Alexander Nevsky / Ivan The Terrible (1950)
Much of the cinematic vocabulary which we take for granted was once considered radical and new. In the early days of movie making, directors like DW Griffith and Sergei Eisenstein put a great deal of thought and effort into using cinema in ways no other art form could be used. Eisenstein, as one of the central architects of the theory of montage, or editing for dramatic effect and expanded meaning, made some crucial contributions in films like Battleship Potempkin, October, and Strike. Consider a simple montage: a shot of an expressionless man, followed by a shot of a bowl of soup. The meaning we gather is that the man is hungry: a meaning that is only derived from the shot sequence. It may be filmmaking 101, but someone had to create it, and we owe a lot of it to Eisenstein.
While his early silent films laid the groundwork for this new vocabulary, his final works moved into new territories of style and technique. Viewed as his monumental achievements, Alexander Nevsky and Ivan the Terrible I and II took Eisenstein beyond simple montage and into epic movie making. Nevsky is a finely textured patriotic war movie that is conventionally seen as an exultation of Communism and call to arms against the Germans. Made in 1938, when Hitler was threatening his neighbors and war was immanent, it was quite transparent in its anti-German and anti-Catholic sentiments. But the film is so finely crafted that it can be subjected to a number of interpretations. It can easily be seen as a standard, Hollywood-style heroic war movie, complete with love story, or even as a Christian allegory. (When we first see Alexander, he is bearded and dressed in a plain white tunic while he and his people fish). Religious symbolism abounds, from the corrupt priests of the Teutonic Knights to the quasi-religious chants of the people to the Inquisition-like massacre of Pskov.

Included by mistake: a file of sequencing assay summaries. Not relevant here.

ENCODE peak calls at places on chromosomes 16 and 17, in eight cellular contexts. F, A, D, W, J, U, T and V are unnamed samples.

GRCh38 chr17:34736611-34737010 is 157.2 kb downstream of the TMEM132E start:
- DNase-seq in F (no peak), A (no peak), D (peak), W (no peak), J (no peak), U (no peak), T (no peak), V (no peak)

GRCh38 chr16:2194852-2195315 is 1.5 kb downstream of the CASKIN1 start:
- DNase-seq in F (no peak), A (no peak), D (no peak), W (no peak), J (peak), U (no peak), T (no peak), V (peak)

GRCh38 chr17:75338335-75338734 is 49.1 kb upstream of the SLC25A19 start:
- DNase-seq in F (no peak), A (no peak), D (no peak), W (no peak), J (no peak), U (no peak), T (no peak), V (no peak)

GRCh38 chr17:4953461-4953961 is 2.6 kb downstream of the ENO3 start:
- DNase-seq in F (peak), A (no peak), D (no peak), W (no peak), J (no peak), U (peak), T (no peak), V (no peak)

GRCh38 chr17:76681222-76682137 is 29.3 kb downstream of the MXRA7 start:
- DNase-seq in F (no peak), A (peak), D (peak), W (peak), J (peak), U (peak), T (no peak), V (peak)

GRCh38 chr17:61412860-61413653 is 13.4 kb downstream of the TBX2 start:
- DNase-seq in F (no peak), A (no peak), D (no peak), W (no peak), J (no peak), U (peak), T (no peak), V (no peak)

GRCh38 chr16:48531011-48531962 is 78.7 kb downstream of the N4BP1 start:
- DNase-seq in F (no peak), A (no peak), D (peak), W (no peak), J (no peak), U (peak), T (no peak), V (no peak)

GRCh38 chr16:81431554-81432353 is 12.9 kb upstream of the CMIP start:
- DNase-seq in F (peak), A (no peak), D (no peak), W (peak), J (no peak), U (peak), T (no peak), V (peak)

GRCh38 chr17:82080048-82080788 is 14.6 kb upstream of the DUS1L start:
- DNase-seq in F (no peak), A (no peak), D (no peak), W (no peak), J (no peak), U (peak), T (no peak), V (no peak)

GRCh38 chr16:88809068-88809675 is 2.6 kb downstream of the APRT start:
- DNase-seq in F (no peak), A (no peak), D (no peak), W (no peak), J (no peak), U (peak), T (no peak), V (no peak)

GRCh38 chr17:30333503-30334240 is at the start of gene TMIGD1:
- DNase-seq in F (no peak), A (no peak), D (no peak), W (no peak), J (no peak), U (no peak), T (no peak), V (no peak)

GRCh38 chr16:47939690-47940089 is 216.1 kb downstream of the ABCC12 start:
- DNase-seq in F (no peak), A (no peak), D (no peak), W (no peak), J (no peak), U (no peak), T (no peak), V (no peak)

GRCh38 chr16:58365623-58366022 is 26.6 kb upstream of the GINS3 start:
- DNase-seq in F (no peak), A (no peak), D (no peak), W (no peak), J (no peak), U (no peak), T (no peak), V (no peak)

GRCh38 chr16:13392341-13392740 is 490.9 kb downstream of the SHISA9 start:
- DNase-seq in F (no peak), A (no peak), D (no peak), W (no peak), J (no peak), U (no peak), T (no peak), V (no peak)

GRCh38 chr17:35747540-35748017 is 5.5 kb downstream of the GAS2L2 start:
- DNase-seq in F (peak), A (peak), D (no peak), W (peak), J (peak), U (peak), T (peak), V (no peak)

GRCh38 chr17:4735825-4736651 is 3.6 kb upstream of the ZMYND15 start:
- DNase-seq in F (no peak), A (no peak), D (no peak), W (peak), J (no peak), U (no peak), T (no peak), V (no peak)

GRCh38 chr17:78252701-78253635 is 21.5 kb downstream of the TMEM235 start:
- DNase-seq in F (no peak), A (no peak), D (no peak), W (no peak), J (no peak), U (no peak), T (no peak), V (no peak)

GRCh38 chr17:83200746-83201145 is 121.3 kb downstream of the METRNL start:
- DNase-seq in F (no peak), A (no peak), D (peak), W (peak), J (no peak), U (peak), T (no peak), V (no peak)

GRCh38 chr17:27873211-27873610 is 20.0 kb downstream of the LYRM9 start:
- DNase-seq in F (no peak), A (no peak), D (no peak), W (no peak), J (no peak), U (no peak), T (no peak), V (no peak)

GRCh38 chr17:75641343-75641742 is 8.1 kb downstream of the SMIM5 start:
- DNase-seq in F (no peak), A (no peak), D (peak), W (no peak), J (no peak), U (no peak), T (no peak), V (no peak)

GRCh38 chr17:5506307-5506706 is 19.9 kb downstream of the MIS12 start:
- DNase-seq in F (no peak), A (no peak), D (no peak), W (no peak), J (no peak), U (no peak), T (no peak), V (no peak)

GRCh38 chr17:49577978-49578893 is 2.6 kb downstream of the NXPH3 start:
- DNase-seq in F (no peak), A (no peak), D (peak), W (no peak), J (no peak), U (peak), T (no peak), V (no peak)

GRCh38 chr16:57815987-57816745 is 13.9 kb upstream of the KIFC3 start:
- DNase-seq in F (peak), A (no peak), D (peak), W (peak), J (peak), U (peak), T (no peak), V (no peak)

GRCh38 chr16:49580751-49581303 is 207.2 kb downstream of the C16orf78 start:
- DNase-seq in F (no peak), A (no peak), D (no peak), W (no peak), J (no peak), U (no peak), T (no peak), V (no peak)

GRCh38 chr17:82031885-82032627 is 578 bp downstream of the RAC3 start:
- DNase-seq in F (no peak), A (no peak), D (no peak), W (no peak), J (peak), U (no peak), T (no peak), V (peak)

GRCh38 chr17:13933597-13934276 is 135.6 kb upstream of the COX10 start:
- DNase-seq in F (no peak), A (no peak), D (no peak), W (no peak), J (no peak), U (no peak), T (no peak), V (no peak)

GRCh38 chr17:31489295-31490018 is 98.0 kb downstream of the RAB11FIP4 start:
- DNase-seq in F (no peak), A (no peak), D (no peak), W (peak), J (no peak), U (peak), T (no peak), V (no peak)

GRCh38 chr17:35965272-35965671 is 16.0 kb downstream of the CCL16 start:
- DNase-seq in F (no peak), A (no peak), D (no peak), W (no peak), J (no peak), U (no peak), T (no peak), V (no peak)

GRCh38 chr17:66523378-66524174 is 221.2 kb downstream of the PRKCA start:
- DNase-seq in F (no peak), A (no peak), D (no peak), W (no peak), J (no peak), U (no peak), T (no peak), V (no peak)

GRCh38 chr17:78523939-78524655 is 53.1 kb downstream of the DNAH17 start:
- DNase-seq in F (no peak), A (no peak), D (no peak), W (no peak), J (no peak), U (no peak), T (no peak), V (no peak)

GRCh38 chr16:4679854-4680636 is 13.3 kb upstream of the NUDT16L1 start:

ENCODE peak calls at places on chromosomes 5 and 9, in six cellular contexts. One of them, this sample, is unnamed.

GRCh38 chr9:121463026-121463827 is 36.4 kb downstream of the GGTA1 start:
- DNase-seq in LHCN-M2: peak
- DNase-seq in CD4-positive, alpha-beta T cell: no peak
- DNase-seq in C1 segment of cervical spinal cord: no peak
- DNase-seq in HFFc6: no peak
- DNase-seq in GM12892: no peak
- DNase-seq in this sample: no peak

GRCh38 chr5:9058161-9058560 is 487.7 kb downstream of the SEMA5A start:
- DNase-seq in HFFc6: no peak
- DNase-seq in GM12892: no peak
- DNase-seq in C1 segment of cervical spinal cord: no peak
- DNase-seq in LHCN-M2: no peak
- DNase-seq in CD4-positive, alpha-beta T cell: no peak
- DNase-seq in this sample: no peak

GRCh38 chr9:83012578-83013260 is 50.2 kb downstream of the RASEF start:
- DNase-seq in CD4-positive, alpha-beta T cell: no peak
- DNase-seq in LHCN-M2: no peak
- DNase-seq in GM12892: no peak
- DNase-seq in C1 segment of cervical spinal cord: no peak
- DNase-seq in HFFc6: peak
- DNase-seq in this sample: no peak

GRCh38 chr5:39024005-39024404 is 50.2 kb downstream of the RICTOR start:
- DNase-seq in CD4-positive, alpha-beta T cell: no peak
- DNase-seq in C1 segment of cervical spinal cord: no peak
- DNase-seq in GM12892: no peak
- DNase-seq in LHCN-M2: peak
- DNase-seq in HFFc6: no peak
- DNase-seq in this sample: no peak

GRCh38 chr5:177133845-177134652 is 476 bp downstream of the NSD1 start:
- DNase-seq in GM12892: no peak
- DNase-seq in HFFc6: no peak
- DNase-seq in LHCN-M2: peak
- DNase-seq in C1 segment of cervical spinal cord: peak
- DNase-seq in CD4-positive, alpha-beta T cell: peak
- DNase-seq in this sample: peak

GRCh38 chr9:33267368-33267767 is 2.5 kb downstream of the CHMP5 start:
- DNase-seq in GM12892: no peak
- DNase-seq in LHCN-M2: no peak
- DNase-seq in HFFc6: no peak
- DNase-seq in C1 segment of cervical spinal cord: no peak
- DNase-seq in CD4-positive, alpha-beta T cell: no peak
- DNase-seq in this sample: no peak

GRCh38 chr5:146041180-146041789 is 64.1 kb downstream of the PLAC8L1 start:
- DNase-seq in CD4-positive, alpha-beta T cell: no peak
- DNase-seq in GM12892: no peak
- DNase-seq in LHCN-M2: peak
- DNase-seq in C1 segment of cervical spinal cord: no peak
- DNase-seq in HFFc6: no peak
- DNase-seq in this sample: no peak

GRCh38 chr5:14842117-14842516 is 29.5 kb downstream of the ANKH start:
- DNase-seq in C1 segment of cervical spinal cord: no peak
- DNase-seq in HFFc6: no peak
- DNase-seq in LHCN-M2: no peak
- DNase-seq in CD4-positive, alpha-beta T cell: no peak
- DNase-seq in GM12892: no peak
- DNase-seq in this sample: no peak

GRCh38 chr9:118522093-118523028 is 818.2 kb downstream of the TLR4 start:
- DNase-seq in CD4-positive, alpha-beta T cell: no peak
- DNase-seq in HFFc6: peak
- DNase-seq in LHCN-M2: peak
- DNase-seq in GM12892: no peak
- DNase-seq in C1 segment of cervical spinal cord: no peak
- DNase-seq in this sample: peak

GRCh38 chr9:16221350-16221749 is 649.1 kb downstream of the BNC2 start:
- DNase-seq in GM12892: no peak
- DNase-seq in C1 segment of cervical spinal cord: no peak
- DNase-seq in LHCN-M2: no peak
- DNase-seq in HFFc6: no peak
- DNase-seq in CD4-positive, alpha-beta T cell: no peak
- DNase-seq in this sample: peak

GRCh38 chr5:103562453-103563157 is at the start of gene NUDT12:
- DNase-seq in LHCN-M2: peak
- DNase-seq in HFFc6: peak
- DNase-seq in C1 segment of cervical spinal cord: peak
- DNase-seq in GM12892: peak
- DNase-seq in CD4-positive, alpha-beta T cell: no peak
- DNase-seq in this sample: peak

The story presents a vigorous war film in high style. The time is 1242, and the Russian people are under the yoke of rampaging Mongols when they learn of a pending attack from the Teutonic Knights. Some Russian leaders want to capitulate and form a non-aggression pact. These men are regarded as traitors and cowards, which explains why the film was banned by Stalin following his non-agression pact with Germany. War hero Alexander (mesmerizingly played by Russia’s finest actor, Nikolai Cherkassov) is asked by the people to lead them against the invaders, and in one of the most famous and influential battle scenes ever committed to film, he does just that.